Ultrasmall Molybdenum Disulfide Quantum Dots Cage Alzheimer's Amyloid Beta to Restore Membrane Fluidity.

ACS Applied Materials & Interfaces
Yuhuan LiPu Chun Ke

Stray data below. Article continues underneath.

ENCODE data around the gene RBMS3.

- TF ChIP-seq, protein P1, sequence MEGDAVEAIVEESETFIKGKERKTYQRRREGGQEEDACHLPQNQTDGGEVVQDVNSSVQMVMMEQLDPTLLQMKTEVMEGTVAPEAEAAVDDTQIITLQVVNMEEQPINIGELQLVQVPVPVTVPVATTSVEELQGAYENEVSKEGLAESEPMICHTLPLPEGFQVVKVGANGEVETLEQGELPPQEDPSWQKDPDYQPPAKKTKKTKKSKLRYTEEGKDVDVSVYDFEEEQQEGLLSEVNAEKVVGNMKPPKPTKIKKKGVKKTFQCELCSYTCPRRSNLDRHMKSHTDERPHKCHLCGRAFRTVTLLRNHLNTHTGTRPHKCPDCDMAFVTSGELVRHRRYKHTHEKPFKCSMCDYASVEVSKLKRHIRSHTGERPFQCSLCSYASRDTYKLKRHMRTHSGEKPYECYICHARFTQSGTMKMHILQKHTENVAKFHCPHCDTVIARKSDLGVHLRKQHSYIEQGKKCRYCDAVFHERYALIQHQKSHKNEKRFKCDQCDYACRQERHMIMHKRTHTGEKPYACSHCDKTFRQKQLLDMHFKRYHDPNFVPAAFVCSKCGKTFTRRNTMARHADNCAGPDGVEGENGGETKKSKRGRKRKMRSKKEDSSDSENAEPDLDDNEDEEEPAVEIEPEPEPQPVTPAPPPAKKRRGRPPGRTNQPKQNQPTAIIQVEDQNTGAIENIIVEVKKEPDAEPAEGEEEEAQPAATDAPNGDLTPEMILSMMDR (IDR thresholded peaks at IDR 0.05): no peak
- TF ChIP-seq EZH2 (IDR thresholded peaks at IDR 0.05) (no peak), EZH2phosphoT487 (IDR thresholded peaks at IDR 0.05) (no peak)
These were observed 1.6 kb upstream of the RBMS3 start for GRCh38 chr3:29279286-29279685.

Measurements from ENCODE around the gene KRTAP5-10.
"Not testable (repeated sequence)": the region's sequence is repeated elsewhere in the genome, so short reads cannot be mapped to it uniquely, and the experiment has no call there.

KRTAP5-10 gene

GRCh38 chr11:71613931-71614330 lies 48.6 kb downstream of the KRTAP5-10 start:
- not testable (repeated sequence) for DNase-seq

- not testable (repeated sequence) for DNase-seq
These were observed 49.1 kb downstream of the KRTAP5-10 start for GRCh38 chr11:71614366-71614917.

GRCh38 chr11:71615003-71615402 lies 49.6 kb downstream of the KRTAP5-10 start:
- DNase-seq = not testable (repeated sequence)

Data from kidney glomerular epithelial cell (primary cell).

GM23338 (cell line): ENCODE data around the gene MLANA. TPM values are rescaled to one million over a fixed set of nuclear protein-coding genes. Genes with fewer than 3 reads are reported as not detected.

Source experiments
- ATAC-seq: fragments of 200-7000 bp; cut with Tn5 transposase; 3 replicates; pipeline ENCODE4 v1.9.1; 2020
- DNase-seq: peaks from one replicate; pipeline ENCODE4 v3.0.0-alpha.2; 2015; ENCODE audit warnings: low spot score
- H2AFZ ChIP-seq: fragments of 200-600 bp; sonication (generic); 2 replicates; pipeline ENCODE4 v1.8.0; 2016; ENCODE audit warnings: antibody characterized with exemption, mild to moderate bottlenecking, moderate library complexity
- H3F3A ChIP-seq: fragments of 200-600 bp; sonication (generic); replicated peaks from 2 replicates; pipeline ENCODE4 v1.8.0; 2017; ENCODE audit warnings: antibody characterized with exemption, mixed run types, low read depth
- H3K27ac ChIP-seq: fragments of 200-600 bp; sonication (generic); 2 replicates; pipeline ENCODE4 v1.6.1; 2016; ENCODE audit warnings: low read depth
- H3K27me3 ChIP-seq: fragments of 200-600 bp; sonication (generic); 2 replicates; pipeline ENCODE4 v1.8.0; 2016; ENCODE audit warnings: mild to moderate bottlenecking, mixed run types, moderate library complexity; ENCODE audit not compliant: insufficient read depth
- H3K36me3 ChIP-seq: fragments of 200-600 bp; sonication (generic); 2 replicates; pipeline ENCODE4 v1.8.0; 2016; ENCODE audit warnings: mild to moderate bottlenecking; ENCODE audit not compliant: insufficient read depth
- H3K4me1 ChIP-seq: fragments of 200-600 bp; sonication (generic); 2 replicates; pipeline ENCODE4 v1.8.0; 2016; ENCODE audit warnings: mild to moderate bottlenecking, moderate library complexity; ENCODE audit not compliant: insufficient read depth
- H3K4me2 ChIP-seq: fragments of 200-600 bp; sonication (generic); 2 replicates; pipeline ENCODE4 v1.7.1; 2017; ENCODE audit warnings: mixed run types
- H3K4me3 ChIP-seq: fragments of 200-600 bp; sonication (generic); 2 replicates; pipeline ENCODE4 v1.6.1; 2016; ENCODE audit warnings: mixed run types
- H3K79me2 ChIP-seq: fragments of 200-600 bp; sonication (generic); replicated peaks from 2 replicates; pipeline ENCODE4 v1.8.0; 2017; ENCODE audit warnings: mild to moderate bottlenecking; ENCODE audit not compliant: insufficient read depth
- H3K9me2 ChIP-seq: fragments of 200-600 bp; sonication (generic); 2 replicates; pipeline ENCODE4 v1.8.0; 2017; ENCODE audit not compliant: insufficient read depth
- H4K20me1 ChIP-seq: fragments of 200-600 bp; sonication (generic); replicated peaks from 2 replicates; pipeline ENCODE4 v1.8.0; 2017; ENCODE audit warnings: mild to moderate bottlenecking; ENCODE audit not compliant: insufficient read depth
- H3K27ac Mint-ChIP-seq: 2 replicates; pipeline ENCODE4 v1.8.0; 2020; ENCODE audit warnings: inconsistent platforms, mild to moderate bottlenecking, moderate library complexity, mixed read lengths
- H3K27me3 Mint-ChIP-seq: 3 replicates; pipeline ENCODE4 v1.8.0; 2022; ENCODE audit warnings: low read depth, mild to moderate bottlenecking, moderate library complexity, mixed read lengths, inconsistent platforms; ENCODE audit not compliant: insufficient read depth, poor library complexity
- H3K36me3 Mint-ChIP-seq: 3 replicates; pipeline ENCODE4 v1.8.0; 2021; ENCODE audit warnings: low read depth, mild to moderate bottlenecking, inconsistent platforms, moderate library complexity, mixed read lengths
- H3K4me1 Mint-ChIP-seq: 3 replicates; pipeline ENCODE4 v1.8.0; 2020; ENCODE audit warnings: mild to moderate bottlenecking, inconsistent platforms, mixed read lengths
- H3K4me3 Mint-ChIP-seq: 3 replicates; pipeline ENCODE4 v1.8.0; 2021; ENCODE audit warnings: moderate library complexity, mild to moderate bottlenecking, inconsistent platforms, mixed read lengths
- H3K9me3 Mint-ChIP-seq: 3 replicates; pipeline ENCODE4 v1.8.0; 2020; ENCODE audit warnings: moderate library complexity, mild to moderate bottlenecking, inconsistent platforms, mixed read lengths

Alzheimer's disease (AD) is a major cause of dementia characterized by the overexpression of transmembrane amyloid precursor protein and its neurotoxic byproduct amyloid beta (Aβ). A small peptide of considerable hydrophobicity, Aβ is aggregation prone catalyzed by the presence of cell membranes, among other environmental factors. Accordingly, current AD mitigation strategies often aim at breaking down the Aβ-membrane communication, yet no data is available concerning the cohesive interplay of the three key entities of the cell membrane, Aβ, and its inhibitor. Using a lipophilic Laurdan dye and confocal fluorescence microscopy, we observed cell membrane perturbation and actin reorganization induced by Aβ oligomers but not by Aβ monomers or amyloid fibrils. We further revealed recovery of membrane fluidity by ultrasmall MoS2 quantum dots, also shown in this study as a potent inhibitor of Aβ amyloid aggregation. Using discrete molecular dynamics simulations, we uncovered the binding of MoS2 and Aβ monomers as mediated by hydrophilic interactions between the quantum dots and the peptide N-terminus. In contrast, Aβ oligomers and fibrils were surface-coated by the ultrasmall quantum dots in distinct testudo-like, reverse protein-cor...Continue Reading


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